All Dalmatians are homozygous for huu, which is inherited as a simple autosomal recessive trait as demonstrated by crosses performed between Dalmatians and other breeds of dogs [12],[13]. In order to identify the causative gene, an interbreed backcross (Dalmatian×Pointer) was developed which introduced the wildtype version of the huu gene into the Dalmatian breed while maintaining the breed characteristics of the Dalmatian. Based on linkage analysis using this cross (LOD 6.55), huu localizes to CFA03, excluding SLC22A12 as a candidate [35]. Using recombination breakpoints in the interbreed backcross and taking advantage of the homozygosity within the Dalmatian breed for huu, a critical interval containing four candidate genes was defined. Microsatellite markers within this interval gave LOD scores over 17 for linkage to huu. A candidate causal missense mutation (C188F) was identified within a highly conserved transmembrane (TM5) of the 12 transmembrane transporter protein, SLC2A9. The missense mutation is homozygous in all Dalmatians tested (247) as well as in hyperuricosuric dogs of other breeds.


Linkage analysis using a Dalmatian×Pointer backcross family localized Dalmatian huu to CFA03. Haplotype analysis defined a 3.3 Mb critical interval (CFA03 72,063,073–75,355,028 Mb), estimated to contain 24 candidate genes [35]. Additional backcross dogs were genotyped with the microsatellites used for haplotype analysis and with new microsatellites mined from the critical region on CFA03. The full pedigree of all the dogs used for this analysis is shown in Figure S1. Urine uric acid/creatinine ratios were used to categorize the dogs' genotypes at huu. LOD scores were determined for a subset of these markers. Two markers within the critical interval defined by recombination breakpoints gave LOD scores over 17, further confirming the linkage to this region. Recombination events in two dogs narrowed the critical interval to a 2.5 Mb region containing 19 candidate genes (CFA03; 71,796,048–74,348,350 Mb) (Figure 2).

Figure 2. Fine structure mapping of the huu locus.

(A) Physical map showing the location of the microsatellite markers used to map huu on CFA03. Microsatellite markers are listed below the line, and distances in Mb are shown above the line. (B) The haplotypes of recombinant (Rec) and non recombinant (Non Rec) backcross dogs are depicted with Dalmatian haplotypes in white and the Pointer haplotype in grey. A “V” indicates that the alleles were variable in Dalmatians. The first recombinant was not informative for MS173. The recombinants localized huu between MS8 and MS153. The maximum LOD score calculated for each microsatellite for all members of the family is shown at the bottom of the figure. The uric acid to creatinine ratio (UA/Cr), with the standard deviation in parenthesis, the number of dogs in each class (#), and the inferred huu genotype (G) are shown for dogs born since 2006 (28). The range of Uric acid/creatinine ratios for the low uric acid dogs is 0.23 to 0.47, and the range for high uric acid dogs is 1.2 to 4.0.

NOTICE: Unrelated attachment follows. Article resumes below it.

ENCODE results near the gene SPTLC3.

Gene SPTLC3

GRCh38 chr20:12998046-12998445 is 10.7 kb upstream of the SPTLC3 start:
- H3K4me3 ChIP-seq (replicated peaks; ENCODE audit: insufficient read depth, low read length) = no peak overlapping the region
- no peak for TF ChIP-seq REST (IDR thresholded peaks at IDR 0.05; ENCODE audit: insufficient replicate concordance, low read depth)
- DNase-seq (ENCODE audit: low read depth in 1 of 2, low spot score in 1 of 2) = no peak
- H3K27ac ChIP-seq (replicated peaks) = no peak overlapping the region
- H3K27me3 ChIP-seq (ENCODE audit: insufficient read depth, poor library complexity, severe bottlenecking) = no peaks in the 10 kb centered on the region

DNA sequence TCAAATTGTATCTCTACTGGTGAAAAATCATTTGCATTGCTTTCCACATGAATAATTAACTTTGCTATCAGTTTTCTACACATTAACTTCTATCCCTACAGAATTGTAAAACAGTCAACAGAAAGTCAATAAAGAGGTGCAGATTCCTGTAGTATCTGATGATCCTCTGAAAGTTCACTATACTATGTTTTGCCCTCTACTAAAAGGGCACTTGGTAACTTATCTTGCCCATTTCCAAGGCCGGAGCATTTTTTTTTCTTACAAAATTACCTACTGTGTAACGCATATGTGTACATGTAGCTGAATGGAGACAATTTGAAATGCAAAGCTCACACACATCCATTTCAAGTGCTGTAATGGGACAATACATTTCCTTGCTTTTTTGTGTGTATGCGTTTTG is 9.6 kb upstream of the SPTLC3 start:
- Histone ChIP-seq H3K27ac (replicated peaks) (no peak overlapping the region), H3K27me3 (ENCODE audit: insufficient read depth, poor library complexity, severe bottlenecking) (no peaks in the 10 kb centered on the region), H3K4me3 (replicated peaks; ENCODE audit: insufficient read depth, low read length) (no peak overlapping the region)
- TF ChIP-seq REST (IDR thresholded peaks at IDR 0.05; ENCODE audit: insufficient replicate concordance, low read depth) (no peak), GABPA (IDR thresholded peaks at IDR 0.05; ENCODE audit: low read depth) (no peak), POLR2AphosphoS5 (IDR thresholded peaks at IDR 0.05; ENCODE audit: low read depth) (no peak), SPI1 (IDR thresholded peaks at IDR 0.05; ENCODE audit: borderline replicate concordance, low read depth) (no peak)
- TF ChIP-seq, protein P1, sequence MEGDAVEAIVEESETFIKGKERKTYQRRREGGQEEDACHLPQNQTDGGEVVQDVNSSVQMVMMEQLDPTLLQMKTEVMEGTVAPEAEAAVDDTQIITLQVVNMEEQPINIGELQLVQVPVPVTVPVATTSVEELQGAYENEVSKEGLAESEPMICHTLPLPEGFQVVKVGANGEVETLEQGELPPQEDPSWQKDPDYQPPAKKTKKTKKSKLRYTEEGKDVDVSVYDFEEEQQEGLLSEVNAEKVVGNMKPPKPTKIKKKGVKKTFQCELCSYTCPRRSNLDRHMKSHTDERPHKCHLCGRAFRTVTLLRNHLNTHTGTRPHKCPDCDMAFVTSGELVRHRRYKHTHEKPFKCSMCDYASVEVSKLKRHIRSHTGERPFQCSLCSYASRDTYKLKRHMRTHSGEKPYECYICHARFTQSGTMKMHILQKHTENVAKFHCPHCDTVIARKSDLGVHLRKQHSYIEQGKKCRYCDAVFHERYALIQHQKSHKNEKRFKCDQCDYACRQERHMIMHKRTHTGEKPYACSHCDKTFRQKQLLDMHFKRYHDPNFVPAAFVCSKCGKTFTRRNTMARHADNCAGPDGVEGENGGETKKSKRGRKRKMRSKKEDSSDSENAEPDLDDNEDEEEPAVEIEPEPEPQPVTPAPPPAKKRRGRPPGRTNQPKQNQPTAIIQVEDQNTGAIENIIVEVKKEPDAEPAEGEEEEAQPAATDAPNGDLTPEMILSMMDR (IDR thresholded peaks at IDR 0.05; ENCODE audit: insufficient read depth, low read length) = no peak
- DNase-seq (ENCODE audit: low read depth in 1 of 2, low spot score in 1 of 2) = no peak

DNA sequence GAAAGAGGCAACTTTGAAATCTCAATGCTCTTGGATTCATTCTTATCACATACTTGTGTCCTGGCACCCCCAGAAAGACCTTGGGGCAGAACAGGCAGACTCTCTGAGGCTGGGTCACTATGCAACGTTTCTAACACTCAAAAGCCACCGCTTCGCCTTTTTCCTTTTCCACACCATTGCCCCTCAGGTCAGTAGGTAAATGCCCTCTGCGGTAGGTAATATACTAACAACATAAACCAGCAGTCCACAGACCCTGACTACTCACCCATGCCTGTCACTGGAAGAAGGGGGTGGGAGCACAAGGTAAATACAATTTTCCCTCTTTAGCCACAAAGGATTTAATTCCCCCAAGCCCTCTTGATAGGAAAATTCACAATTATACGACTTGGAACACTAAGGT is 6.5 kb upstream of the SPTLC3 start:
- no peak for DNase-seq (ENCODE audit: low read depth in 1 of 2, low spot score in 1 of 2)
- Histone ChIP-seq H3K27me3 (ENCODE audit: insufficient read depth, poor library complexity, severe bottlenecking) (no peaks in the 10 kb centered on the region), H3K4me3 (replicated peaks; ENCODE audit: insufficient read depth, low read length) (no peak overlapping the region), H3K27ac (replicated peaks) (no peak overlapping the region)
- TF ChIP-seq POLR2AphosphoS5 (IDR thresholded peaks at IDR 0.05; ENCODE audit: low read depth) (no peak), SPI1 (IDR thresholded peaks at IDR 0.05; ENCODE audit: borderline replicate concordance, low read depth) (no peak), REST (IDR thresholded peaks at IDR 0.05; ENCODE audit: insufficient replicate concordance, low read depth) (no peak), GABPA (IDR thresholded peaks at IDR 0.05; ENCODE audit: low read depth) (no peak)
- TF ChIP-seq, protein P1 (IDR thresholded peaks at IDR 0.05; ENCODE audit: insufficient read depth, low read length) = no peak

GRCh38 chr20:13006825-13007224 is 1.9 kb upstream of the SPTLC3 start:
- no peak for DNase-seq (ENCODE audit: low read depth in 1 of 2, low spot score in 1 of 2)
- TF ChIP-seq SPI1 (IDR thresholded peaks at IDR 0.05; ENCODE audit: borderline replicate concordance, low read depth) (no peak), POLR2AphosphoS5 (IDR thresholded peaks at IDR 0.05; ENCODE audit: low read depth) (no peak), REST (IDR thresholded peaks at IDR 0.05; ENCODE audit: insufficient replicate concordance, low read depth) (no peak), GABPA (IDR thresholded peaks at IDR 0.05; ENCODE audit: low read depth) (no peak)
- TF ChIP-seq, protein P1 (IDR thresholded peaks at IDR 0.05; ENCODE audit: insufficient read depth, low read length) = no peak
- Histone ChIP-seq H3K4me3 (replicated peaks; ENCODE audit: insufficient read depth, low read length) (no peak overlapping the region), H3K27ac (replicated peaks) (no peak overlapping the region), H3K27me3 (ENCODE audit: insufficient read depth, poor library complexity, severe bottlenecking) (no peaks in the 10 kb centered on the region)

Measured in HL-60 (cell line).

Since Dalmatians are fixed for huu, it was expected that an area of homozygosity around the huu locus would be identified. Blocks of linkage disequilibrium (LD) in purebred dogs extend between several megabases in rare breeds with small population sizes to several kilobases in popular breeds with larger population sizes [14],[36]. Dalmatians have a moderate population size, so the homozygous region surrounding huu should be smaller than 2.5 Mb. Microsatellites mined from the canine genome and located ∼100 Kb apart were genotyped in the backcross dogs. Markers that were homozygous in huu/huu individuals and heterozygous in huu/+ individuals were typed in 24 unrelated Dalmatians to verify that the region of homozygosity is not the result of familial linkage disequilibrium. Haplotypes were constructed to rule out the possibility of more than a single ancestral mutation. Regions of homozygosity were found between ms173 and ms9 (CFA03; 71,796,048–72,363,187) and ms187 and ms128 (CFA03; 74,183,928–74,245,743). Eighteen SNPs, extending across 2.5 Mb, were genotyped in 24 Dalmatians, a wild-type Labrador Retriever and a huu/+ backcross dog. The results excluded the area between ms187 and ms128 and a total of 13 SNPs spanning ∼333 Kb confirmed the homozygous region between ms173 and ms9 in the 24 Dalmatians (Figure 3). These SNPs are also heterozygous in the huu/+ backcross dog, polymorphic in two unaffected dogs (ND1 and ND2) and the Boxer genome assembly sequence.

Figure 3. Homozygosity mapping of the huu locus.

The four genes located in this interval are presented at the top of the figure. A region of CFA03 with distances in Mb above the line and marker locations below the line are shown. Genotypes across this region are shown in the boxed area. The breed is listed in the first column using the following abbreviations: Dal, Dalmatian; BRT, Black Russian Terrier; BD, Bulldog; BX1, heterozygous backcross dog; ND1 and ND2, mixed breed dogs; GA, genome assembly Boxer sequence. The different haplotypes are named in the second column, and the number of times that they were observed is shown in the third column. SNP15, shown in red, is the candidate causal mutation in exon 5 of SLC2A9. SNP9 and SNP10 are the promoter mutations in variant O. The common Dalmatian haplotype is shown in yellow, the non-Dalmatian genotype is shown in blue, and heterozygous genotypes are shown in green. Microsatellite allele sizes are absent for the genome assembly Boxer (GA) since DNA was not available for direct testing of the microsatellites.